Skip to main content
morning update newsletter

📧 This is the daily Morning Update newsletter. Get this newsletter in your inbox.

Good morning,

Finance Minister Bill Morneau is expected to reveal today a fiscal deficit in excess of $300-billion after months of shutting down many sectors of the economy and financing emergency programs in response to COVID-19. His address to Parliament is set to be at around 1:40 pm ET.

A senior government official said the report will forecast the deficit for only the current fiscal year instead of providing any new policy announcements. The government has already cautioned that the report will be less detailed than a traditional fiscal update, which normally includes five years of fiscal projections. A full update is expected to be released in the fall instead.

The fiscal deficit projection raises concerns about how the government plans to phase out heavy pandemic spending that has allowed the deficit to grow more than tenfold in seven months.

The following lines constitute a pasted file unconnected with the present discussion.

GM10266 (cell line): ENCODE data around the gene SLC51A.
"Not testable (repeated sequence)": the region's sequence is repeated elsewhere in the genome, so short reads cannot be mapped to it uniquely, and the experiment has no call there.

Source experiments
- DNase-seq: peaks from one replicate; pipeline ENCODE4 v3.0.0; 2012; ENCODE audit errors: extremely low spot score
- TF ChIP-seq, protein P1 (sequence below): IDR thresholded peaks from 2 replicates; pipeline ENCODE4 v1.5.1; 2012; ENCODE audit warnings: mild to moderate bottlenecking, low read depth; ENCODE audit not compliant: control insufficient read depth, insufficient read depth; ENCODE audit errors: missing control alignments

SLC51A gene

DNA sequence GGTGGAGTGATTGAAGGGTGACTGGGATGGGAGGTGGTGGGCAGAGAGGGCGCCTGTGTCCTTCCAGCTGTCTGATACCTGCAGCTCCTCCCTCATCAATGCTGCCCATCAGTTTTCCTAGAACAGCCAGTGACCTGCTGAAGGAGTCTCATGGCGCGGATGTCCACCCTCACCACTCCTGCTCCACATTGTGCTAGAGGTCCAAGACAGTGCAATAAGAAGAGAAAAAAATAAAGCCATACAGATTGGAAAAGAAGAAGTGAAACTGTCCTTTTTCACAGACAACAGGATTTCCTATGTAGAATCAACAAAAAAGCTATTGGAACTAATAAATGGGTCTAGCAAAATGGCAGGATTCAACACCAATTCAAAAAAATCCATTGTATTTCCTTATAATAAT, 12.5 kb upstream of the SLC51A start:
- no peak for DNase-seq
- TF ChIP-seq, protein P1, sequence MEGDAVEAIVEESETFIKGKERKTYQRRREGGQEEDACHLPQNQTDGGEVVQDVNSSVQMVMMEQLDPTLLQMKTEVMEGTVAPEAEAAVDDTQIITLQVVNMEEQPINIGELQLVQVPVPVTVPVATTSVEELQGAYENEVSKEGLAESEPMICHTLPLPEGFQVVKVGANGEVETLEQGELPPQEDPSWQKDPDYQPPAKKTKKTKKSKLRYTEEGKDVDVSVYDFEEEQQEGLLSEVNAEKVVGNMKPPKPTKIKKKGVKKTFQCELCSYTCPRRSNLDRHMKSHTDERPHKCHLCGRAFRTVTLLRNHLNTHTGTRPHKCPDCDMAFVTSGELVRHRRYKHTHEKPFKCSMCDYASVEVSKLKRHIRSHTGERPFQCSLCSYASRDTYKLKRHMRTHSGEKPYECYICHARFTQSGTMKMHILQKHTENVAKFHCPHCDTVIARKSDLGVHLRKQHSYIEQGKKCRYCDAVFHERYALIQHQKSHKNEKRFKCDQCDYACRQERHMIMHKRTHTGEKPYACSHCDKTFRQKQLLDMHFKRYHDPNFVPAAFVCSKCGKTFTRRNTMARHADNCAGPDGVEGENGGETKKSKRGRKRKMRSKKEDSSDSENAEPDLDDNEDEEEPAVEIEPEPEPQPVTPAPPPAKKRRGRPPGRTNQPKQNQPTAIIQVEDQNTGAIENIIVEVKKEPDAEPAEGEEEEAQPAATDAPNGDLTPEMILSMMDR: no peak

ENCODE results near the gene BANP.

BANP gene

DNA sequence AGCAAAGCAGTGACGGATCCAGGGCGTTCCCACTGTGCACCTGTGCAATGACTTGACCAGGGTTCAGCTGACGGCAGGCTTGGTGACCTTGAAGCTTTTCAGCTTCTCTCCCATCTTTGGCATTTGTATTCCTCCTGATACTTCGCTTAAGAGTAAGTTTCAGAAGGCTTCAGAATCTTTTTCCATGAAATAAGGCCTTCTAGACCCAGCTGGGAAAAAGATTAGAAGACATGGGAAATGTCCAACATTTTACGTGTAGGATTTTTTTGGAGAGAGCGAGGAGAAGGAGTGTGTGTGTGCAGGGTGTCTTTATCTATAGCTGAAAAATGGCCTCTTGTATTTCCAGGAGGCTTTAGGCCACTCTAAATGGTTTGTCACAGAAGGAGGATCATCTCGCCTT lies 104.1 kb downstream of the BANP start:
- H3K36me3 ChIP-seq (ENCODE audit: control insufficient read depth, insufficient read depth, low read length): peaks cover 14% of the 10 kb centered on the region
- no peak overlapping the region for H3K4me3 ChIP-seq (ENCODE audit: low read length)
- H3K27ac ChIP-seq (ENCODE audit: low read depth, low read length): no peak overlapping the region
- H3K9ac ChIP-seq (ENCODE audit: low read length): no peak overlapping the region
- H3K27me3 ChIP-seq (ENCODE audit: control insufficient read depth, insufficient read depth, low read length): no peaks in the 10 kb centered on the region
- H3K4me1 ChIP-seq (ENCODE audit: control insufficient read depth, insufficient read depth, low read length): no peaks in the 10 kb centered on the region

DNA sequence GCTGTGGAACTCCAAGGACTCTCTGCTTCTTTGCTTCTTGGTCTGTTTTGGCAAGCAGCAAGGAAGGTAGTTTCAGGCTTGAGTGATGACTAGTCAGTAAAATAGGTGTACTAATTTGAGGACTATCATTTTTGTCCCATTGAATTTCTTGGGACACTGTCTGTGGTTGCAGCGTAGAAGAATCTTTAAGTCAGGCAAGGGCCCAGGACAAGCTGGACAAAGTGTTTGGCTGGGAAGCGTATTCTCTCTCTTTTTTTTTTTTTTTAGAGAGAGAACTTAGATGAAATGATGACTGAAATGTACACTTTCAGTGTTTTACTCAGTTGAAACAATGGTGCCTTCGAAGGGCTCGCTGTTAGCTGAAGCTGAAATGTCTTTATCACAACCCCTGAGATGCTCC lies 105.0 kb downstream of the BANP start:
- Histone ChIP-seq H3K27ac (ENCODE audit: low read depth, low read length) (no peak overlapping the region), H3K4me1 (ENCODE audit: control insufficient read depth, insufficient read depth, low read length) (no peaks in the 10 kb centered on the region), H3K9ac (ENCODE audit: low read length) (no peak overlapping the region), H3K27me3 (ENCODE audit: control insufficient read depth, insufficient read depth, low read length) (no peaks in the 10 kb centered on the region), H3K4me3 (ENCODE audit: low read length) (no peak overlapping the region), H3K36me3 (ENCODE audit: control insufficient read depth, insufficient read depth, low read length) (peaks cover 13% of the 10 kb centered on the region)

Canada's Minister of Finance Bill Morneau arrives to a meeting of the special committee on the COVID-19 pandemic, as efforts continue to help slow the spread of the coronavirus disease (COVID-19), in the House of Commons on Parliament Hill in Ottawa, Ontario, Canada May 13, 2020.BLAIR GABLE/Reuters

📧 This is the daily Morning Update newsletter. Get this newsletter in your inbox.

Health professionals call on politicians to have more balanced approach to COVID-19

Some of Canada’s top public-health experts say the country’s focus on wiping out the coronavirus is posing “significant risks to overall population health,” as other priorities take a backseat to the pandemic. Instead, they call for a more “balanced approach” that protects those who are most vulnerable to COVID-19 while allowing the rest of society to return to something closer to normal.

Critics of the letter’s position say Canada would be foolish to jeopardize its progress by lifting the remaining restrictions too quickly, especially as both the virus and the lockdowns have disproportionately affected poor and racialized Canadians.

The Public Health Agency of Canada said it is aware and working on the issues raised in the letter with provincial authorities.

Saint John, N.B. pushes to make discrimination a crime

The city council of Saint John has approved a motion to push for provincial and federal legislative changes to make discrimination a crime. It also ordered the city lawyer to investigate whether the municipality has powers to impose fines in cases of racism.